The “2010 United Nations e-Government Survey: Leveraging e-government at a time of financial and economic crisis” presents various roles for e-government in addressing the ongoing world financial and economic crisis. The public trust that is gained through transparency can be further enhanced through the free sharing of government data based on open standards.

The United Nations global survey of e-government presents a systematic assessment of the use and potential of information and communication technology to transform the public sector by enhancing transparency, efficiency, access to public services and citizen participation in all countries and at all levels of development. By studying broad patterns of e-government around the world, the report identifies leading countries in e-government development. It also suggests a way forward for those that have yet to take advantage of its tremendous power.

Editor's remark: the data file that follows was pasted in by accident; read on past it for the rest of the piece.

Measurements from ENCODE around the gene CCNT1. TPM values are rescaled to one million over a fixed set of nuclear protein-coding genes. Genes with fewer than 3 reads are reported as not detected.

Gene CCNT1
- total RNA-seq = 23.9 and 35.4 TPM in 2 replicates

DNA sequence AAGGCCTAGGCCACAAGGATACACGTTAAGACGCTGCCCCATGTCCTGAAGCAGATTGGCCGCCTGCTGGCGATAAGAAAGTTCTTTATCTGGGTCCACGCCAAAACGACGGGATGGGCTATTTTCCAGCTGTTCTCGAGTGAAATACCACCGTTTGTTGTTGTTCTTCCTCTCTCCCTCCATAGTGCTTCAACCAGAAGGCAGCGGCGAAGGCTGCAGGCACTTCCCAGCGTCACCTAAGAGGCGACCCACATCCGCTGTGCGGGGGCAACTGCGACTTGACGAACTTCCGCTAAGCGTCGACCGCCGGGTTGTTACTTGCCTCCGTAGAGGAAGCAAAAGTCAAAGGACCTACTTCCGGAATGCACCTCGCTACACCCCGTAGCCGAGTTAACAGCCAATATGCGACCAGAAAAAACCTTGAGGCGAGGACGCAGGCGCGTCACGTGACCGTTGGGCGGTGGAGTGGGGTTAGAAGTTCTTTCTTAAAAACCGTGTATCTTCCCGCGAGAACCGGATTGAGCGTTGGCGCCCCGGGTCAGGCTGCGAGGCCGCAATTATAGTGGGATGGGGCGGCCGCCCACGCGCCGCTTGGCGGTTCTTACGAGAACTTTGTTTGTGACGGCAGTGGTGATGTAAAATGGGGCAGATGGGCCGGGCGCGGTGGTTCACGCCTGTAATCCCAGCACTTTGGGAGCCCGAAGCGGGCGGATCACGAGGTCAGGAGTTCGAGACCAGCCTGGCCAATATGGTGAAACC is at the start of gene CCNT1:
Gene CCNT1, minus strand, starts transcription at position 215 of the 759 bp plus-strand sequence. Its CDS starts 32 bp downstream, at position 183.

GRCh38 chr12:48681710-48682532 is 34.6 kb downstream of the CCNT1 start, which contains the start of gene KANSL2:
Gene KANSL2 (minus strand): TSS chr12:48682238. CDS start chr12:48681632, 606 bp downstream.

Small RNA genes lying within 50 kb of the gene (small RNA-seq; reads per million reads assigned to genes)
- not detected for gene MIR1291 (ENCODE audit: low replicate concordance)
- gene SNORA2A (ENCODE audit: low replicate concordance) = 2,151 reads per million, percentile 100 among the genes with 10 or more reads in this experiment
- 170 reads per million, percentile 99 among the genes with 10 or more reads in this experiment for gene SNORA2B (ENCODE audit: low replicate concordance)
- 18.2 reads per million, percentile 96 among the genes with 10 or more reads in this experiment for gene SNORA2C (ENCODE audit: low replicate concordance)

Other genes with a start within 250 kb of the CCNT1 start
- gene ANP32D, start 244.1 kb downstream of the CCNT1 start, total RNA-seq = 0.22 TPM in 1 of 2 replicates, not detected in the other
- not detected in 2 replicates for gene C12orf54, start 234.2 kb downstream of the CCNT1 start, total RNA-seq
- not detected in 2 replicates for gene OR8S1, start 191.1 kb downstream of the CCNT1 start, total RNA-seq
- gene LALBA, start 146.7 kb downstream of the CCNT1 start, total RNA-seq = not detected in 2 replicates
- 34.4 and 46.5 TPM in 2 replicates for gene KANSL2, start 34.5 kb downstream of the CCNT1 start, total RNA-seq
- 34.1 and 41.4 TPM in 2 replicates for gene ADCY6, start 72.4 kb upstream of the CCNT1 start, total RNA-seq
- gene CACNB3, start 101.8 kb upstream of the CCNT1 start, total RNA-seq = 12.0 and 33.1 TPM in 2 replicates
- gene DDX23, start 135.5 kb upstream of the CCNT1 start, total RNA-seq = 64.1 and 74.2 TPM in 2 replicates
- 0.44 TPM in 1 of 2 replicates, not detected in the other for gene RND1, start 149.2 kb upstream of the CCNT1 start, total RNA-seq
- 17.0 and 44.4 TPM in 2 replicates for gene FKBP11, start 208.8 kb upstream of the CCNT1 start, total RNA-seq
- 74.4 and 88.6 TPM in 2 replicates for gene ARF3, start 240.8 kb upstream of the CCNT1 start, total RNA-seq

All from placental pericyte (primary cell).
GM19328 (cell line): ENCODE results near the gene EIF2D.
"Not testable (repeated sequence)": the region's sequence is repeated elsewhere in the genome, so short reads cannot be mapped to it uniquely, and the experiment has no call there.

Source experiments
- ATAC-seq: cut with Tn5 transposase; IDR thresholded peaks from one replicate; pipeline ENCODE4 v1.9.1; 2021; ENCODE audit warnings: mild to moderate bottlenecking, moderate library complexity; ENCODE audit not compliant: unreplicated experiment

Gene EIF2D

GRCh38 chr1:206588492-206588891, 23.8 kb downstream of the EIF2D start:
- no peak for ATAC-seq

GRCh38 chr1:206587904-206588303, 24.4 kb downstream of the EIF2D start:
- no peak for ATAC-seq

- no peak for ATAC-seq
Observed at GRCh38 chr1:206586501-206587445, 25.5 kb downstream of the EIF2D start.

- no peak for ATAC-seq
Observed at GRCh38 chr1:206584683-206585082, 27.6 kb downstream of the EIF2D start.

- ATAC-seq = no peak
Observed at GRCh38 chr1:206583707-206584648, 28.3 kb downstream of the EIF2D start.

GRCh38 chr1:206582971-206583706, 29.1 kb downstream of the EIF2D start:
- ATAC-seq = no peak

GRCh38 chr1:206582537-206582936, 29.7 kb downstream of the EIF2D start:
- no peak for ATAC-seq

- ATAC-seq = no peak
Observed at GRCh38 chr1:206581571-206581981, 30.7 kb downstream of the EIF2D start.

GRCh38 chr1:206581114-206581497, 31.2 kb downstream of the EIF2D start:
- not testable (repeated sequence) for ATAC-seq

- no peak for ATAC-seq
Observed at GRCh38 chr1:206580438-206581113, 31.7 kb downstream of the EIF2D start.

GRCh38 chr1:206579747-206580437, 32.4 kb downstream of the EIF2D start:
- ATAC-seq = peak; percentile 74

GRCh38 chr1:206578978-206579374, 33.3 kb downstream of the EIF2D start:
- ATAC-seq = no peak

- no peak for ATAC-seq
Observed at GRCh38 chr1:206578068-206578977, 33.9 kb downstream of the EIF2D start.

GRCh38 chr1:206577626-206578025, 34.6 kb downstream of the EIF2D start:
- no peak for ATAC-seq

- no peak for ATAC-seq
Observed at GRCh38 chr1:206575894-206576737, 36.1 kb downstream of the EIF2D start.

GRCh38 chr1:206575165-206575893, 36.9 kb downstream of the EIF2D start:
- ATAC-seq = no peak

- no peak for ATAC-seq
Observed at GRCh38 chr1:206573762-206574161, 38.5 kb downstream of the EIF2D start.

E-government at times of financial and economic crisis

Governments are deploying new information and communications technology in response to the global financial crisis. The effect of the crisis on the public sector has been profound. For governments, currently, the most critical issue is how to rebuild trust in a system of financial weaknesses and governmental responses that have proved so highly untrustworthy. Electronic government technologies have the potential to deliver creative options for policy-making processes as well as for the debates that surround them. E-government can act as a means of enhancing the capacity of the public sector, together with citizens, to address particular development issues.